Not All Nightguards Are The Same

There are many different philosophies when it comes to constructing a nightguard. In its simplest form, the primary function of a nightguard is to protect the teeth from the destructive actions of clenching and grinding during sleep. Upper nightguards with a flat surface are a popular and simple solution to to this problem. However, after more than 30 years of studying and treating bites, joints, and airway issues, I have found that while many upper nightguards may protect the teeth from tooth-on-tooth damage, they often disregard important elements of a balanced bite and an open airway.

Traditional upper nightguards are generally made by taking a single impression of the top teeth and palate, and then sending that single impression to a laboratory to have a simple nightguard made. Little attention is given to the physiology of the joints and muscles, resulting in many upper nightguards that actually shove the lower jaw backwards, causing pain and compression in the joint space. Many of these nightguards are also constructed with a flat biting surface for the bottom teeth to slide against. The idea is that the teeth are grinding around anyway, so why not give them full freedom to do so?

The problem with that concept is based on a fundamental misunderstanding of why people clench and grind in the first place. Stress can certainly play a role, but nighttime clenching and grinding can also be a physiological effort to open the airway or to find a more comfortable resting place for the teeth that better supports the joints and muscles. A flat plane that the teeth literally skate around on can actually causing grinding to increase as the muscles and joints struggle to find any resting place at all.

Upper nightguards can also exacerbate breathing problems, especially for those people who already snore, suffer from allergies, or have any form of sleep apnea. Most upper nightguards are fairly thick across the palate. This construction crowds the tongue further back into the throat, constricting the airway. When this happens, patients will often stop wearing the nightguard even if they don’t know why because it feels claustrophobic or simply “too big”.

In my practice, I always recommend and construct lower nightguards for my patients. Even if a patient has no known joint or breathing issues, my goal as a neuromuscular dentist is to always protect the balance that already exists. A lower nightguard allows more room for the tongue and, when constructed properly, holds the lower jaw in a neutral, relaxed position to support the joints and muscles.

When we make a lower nightguard, impressions of both the upper and lower jaw are taken, and a bite registration is used to determine the ideal relationship between the upper and lower teeth when the joints and muscles are at rest. A bite, or resting place, is carefully constructed into the surface of the nightguard. This bite is not a locked position, but rather a subtle suggestion to the teeth to settle into a more relaxed position when not engaged in a grinding activity. Full freedom of movement is still possible and careful attention is paid to potential interferences when the jaw moves forward and side-to-side during the final fittings.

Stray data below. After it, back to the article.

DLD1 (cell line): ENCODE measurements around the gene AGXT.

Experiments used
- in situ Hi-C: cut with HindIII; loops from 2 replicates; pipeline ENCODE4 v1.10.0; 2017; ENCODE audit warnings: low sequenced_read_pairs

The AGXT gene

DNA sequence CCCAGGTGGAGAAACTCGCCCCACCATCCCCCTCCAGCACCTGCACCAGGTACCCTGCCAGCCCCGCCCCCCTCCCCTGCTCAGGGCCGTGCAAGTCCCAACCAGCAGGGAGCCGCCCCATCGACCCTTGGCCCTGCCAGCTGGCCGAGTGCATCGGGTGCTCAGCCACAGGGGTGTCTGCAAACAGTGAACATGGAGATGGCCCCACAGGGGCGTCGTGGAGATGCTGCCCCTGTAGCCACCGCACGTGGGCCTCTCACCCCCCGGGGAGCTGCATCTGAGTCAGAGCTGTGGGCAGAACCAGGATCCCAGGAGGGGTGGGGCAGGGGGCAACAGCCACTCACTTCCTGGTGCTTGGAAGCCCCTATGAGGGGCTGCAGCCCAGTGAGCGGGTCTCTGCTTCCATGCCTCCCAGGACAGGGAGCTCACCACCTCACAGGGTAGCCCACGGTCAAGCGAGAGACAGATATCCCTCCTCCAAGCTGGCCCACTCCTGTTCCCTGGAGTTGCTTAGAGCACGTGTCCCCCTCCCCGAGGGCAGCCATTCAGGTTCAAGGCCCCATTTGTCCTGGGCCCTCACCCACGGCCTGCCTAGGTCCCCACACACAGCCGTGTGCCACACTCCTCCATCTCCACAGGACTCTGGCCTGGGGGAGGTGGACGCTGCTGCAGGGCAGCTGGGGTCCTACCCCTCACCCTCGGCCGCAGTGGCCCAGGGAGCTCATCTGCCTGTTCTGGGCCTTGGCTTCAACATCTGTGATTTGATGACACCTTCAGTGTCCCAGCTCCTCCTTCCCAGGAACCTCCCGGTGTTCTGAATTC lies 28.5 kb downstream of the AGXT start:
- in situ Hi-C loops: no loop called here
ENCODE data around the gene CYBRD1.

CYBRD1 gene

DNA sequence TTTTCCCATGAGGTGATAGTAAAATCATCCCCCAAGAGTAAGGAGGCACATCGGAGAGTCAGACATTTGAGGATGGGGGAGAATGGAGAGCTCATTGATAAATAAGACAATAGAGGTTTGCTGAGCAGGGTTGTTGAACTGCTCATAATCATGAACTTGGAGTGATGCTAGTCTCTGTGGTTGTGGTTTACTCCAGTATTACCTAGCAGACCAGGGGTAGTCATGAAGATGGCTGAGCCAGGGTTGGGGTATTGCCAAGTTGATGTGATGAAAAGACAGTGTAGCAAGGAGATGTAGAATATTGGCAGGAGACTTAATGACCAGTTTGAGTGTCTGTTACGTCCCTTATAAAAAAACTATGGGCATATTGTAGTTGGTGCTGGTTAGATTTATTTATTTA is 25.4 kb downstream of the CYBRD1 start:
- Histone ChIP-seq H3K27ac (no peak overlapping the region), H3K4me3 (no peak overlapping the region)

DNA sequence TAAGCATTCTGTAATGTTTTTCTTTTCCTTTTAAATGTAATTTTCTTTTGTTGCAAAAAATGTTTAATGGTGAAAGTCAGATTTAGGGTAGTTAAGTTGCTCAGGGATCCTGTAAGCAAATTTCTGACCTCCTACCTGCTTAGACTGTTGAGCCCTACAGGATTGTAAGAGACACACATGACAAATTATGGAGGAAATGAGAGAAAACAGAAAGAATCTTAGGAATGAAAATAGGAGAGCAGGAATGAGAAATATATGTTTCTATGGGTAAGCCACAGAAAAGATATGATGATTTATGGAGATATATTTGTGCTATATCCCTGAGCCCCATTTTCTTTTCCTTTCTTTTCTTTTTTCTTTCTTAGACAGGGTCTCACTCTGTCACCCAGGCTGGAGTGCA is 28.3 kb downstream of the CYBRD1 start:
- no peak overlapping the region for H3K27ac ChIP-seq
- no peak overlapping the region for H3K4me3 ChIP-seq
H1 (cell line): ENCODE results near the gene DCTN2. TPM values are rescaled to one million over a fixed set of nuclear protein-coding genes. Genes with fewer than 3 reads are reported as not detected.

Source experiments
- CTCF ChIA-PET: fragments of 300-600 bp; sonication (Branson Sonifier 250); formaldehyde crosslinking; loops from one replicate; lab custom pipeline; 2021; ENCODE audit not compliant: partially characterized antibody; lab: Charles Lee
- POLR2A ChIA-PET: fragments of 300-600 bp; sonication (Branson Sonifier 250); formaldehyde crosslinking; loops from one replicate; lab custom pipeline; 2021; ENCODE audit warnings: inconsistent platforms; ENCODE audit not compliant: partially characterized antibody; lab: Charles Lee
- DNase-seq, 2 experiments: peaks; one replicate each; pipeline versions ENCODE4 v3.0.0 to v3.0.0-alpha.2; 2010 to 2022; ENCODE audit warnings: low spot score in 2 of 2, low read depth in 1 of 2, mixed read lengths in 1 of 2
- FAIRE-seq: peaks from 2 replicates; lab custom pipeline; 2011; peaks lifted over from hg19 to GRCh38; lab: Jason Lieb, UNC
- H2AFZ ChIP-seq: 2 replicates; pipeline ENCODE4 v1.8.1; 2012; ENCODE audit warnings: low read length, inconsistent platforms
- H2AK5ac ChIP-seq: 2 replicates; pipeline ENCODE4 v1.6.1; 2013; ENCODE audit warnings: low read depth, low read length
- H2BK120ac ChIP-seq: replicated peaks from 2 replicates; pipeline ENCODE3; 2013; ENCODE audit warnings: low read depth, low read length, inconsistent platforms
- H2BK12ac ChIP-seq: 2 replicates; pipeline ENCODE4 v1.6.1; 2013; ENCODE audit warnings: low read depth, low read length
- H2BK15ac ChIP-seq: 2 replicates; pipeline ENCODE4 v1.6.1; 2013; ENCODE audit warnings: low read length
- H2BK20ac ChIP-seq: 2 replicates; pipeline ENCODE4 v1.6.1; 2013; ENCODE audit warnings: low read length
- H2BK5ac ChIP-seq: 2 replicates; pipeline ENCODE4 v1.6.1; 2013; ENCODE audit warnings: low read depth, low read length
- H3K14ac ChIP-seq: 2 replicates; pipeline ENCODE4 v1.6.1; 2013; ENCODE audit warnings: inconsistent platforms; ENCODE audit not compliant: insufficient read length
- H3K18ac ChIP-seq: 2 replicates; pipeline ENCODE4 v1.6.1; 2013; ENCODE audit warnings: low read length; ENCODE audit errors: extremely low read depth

A nightguard is a simple device in theory, but like any other treatment or device that introduces a change in the body, great care must always be taken to reduce or eliminate any unnecessary and unwanted changes to other systems. If you are considering a nightguard, or you have questions about the construction and efficacy of your current nightguard, I encourage you to seek out an opinion from a neuromuscular dentist. Current patients or individuals who would like to become patients within my practice are always encouraged to call or schedule and appointment to further discuss my approach to nightguard construction and to determine if a nightguard is the correct appliance to address all your functional needs.

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What Your Child’s Sleeping Habits May Be Telling You

It’s easy to misinterpret certain types of sleep behavior in children as simple signs of deep sleep or dreaming. A little snoring or minor limb movement on occasion are certainly nothing to worry about, but when your child begins to snore chronically, breathe irregularly, or thrash physically during sleep, it may be time to consider whether or not he or she might have some form of sleep disordered breathing.

Obstructive Sleep Apnea (OSA) is one of the most common forms of sleep disordered breathing in adults, but children can also suffer from it – especially when there are other contributing factors present like excessive weight, chronic allergies, or specific jaw and bite alignment issues. Unfortunately all of these conditions can be intricately interrelated, sometimes making it difficult for a parent and a medical provider to successfully treat the OSA completely without addressing multiple factors at once.